I got through after five minutes and my partner reported a 5.9 mag quake. This was later downgraded to a 5.7 mag, but whilst it didn’t do too much damage overall, it was enough to loosen some sections of cliff face on the coastline near the eastern suburb of Sumner, and fresh liquefaction bubbled into the streets elsewhere. Satisfied that my partner and house were ok, I settled back into a peaceful lunch at the summit. The whole way up and at the summit too, the crickets were out in full force, and the noise was incredible but enjoyable. During the hike itself though, they repeatedly leaped about in front of me as I disturbed them, some of them leaping high enough to smack me in the face. Like little missiles, I was regularly hit across my torso and head, including one that landed right on my mouth, causing an involuntary freak out. Missile hits aside, it was an awesome soundtrack to the hike.

After about 45mins of relaxing and lazily taking photos, I left the other hiker to herself and started the walk back down. This time, facing outwards, I had the cracking view of the lakes below the whole way down. Aside from the scree and boulder sections where I had to watch my footing, it was generally a pleasant descent, and with slight jelly legs, I made it back to the lakeside circuit track. From here, I could have returned the way I came for a quicker walk back to my car, but I decided to continue onwards round Lake Clearwater, a decision I later regretted because it went on for a long distance and my legs were really tired. Whilst a few clouds had rolled in, it was still baking hot, and mostly sunny, and whilst I had plenty of fluids to keep me going, my feet were throbbing and I was keen to sit down.

Lakes Emma, Camp & Clearwater

Lakes Camp & Clearwater

 

Despite my increasing begrudgement, it was a lovely walk. The wind meant the lake was no longer very reflective, but now people were out kitesurfing and kite boarding across the lake. It gave my something to watch as I trudged along. Towards the western end, the 4×4 track stops at a fence, and over a stile, it is not signposted where to go. A few trodden routes head off, but the desired path is the one that hugs the fence to the right, and eventually swings across to the wetlands that hug the end of the lake. The blooming flowers were pretty and from the bridge and boardwalk that spans the wetlands, the view along the valley floor to the snow-capped peaks is stunning.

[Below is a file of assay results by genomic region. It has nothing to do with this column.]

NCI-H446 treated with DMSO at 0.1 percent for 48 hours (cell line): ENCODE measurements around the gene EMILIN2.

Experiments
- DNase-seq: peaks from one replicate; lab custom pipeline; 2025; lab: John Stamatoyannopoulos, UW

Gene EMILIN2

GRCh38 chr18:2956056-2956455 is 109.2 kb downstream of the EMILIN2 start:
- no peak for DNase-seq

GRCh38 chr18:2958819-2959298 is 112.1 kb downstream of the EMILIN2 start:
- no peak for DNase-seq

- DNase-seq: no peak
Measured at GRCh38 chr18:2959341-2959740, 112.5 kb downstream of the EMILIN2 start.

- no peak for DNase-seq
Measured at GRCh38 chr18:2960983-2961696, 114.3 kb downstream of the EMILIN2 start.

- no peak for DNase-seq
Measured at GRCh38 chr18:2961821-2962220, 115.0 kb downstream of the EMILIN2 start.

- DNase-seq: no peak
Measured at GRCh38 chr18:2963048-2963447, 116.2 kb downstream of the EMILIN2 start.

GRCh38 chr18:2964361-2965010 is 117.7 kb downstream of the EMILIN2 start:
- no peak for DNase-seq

Lake Clearwater Circuit

Island on Lake Clearwater

Lake Clearwater

Wetlands

Wetlands at Lake Clearwater

 

By the time I was on the southern shore of the lake, I was just focusing on getting back to my car. Had I not been so tired, the lake circuit track would have been enjoyable the whole way, but approaching the 6 hr mark, I was just a little bit over walking on such a hot day. I was so relieved when I eventually reached the campsite that marks the edge of Lake Clearwater village. I reached my car just over 6hrs after leaving it behind that morning, and it was nice to get my boots off and sit down. Following the gravel road back to Mt Somers, the crashed car was gone, and I headed back home to Christchurch and a much needed shower.

Southern Shore of Lake Clearwater

 

DOC signs are notoriously generous with hike times. At the start of the hike, the circuit track is listed as 3hrs, and the summit track listed at 2.5hrs. The 1hr 15min sign at the base of Mt Guy does not correlate with this first sign, and is the only DOC sign I’ve seen that has under-estimated the hike time. Slow as I was, it took me 2hrs to summit, but in the heat of the summer with not an essence of shade on the whole hike, it was a tough one.

Mount Sunday

Deep in the heart of Canterbury, and down a long winding unsealed road, lies a beautiful river valley surrounded by mountains. Part way along the valley, lies a mound of rock that looks like it comes straight out of Middle Earth. Probably because it does. Astute people, or fans of the Lord of the Rings trilogy will recognise this mound, Mt Sunday, as the location of Edoras, the home of Rohan, the horse-riding warriors, and in fact, if you go at the right time (or wrong time, depending on your feelings towards the franchise), you could be mistaken for thinking it is Edoras, as a tour company brings tourists up regularly where they pose with their swords and the flag of Rohan to flutter in the wind, and pretend to act out a scene from the movie.